It will come as no surprise to most people that Reykjavik is not a budget destination.
I met someone in a bar who claimed to have done a 10-day trip for €95. Obviously couch surfing (you clearly wouldn’t get a hostel bed out of that budget), he bought two kilos of dried pasta with him and cooked up a portion of that every night (having said that, he didn’t look particularly healthy, so maybe plain pasta every night for dinner does not a healthy body make).
He also talked of stealing toilet paper whenever he came across it. He’d be really great to host on Couchsurfers wouldn’t he? Stands in your kitchen boiling up his little bit of pasta on a night and then steals your loo paper on the way out.
My four days (well three-and-a-half really) came in considerably more expensive than his ten, at around £150 (USD 240), excluding the guesthouse and a ‘golden circle’ day-trip that I put on my credit card.
The trick with travelling is to find a balance that suits you so that you can still enjoy yourself but are not needlessly spending money on things that don’t interest you or are not so important.
It depends what your priorities are. I stopped off in little cafes, bought a beer in a bar with some live music and visited a spa, which all cost money. I didn’t go shopping for souvenirs or eat out in restaurants or stay in a bar drinking all night or get taxis everywhere, because those things don’t matter to me. So it depends what you like, or need, to do.
Thai/noodle restaurants are a good place to eat in Reykjavik if you are on a budget. There is a small but significant Asian population in Reykjavik and Thai restaurants are often cheaper than Icelandic ones (not as cheap as in Thailand of course but a good deal for Iceland nevertheless).
Another option is to get food from one of the numerous convenience stores and to go eat in the park or in your hostel if they allow it/have eating space (my guest house had a tiny little ‘kitchen’ area; no cooking but there was a fridge and a little table to sit at).
There is no expectation on you to tip in Iceland; the person serving you or driving your bus is already earning a fair wage. For someone who finds tipping endlessly confusing (who to tip, how much to tip, when to hand over the tip is an endless worry for me when travelling) this can make life a lot easier.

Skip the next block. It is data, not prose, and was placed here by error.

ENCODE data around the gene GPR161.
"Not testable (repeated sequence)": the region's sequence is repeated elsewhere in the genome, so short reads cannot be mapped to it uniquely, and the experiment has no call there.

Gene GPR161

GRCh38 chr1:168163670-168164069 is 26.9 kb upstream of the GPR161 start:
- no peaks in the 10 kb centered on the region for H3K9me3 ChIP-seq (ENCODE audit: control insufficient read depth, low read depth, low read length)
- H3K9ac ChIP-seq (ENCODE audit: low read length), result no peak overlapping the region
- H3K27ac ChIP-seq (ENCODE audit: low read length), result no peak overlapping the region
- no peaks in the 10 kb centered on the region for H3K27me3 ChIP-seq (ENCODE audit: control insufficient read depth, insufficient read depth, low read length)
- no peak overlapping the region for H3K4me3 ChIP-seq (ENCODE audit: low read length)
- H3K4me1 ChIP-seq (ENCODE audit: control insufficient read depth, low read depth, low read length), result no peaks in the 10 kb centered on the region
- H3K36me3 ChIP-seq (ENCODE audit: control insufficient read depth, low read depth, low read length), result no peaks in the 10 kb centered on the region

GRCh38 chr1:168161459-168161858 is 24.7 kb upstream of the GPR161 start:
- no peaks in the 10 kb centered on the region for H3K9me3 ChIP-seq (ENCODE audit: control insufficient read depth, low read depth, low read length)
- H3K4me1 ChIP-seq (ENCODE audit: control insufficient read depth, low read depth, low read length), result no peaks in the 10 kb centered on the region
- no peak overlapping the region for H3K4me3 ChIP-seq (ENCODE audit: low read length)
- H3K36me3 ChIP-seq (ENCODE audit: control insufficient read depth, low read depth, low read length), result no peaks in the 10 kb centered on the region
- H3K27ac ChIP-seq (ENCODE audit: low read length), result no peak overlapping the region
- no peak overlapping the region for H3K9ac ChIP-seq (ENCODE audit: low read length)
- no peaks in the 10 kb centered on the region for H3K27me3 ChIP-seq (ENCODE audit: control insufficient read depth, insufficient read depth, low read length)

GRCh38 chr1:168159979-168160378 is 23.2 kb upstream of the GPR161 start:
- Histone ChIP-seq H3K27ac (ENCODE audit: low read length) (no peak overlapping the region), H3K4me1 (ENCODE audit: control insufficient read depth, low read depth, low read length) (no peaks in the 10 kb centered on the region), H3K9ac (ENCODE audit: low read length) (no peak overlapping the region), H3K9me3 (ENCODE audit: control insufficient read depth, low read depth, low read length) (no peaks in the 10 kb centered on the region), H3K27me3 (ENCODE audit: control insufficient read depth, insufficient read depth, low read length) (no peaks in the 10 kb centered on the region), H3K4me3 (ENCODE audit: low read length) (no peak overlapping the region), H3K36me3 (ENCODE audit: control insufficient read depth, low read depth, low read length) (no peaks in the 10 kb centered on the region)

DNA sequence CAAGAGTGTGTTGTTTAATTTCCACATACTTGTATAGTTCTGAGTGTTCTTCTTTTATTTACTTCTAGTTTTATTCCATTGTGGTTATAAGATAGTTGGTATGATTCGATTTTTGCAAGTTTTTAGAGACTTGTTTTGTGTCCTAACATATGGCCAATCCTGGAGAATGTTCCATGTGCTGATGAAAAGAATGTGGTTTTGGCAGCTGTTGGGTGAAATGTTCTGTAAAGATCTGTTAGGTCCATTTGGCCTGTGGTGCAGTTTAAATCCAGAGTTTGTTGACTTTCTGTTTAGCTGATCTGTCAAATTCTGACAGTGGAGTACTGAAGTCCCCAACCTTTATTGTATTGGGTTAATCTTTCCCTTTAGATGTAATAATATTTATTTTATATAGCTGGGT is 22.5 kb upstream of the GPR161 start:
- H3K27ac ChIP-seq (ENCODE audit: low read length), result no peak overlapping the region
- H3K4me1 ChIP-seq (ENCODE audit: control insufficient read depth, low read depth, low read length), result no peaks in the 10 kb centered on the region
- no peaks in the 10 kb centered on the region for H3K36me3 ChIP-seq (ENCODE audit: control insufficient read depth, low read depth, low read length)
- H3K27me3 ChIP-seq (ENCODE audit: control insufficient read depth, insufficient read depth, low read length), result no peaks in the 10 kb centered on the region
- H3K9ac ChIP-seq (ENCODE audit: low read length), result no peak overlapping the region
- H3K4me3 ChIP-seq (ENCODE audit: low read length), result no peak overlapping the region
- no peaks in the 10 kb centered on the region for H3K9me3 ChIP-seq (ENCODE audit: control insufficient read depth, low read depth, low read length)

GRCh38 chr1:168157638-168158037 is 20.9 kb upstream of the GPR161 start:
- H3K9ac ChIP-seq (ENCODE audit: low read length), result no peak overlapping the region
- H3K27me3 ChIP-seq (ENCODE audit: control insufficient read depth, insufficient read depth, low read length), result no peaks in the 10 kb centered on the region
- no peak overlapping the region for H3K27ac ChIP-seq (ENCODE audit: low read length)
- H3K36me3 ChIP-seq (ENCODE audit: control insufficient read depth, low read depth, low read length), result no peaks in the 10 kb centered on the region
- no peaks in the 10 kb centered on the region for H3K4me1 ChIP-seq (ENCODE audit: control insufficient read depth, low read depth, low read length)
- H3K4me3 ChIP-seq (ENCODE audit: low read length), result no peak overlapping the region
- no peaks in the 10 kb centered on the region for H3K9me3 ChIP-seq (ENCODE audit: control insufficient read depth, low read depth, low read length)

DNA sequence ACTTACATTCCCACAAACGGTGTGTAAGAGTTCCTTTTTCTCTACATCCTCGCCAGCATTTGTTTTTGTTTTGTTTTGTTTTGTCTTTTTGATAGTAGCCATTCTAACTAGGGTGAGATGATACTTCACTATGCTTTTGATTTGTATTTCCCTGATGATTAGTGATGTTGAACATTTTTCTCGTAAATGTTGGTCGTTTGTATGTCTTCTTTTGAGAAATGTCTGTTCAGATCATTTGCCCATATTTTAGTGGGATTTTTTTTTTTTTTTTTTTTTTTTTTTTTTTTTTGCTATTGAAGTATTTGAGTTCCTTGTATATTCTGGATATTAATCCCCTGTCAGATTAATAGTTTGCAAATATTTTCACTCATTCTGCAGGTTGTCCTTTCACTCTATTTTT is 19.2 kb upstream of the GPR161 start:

Anyone who thinks socialism doesn’t work needs look no further than Iceland. It stands as a testament to free medical, free university education, a living wage and equality of opportunity. There is very little crime (just one prison on the island, housing around 500 people, mostly for crimes connected with drugs) and low unemployment. People work for a fair wage, pay high taxes, yet know that this buys them many advantages.
There is no military to pay for; Iceland does not have an army. This obviously frees up more of their taxes for the stuff that actually matters, such as health and education. They have a police force, unarmed, who are responsible for keeping the peace.
When the financial crisis hit Iceland, the savings of ordinary working people were protected. Instead, the banks were renationalised and the bankers went to jail.
With a relatively low population Iceland is looking to entice more people, in stark contrast to most of the rest of Europe where our main preoccupation seems to be how to keep people out. About eight percent of Iceland’s population is foreign; prospective immigrants are put off by the difficulty of the language (although I suspect the weather doesn’t help either).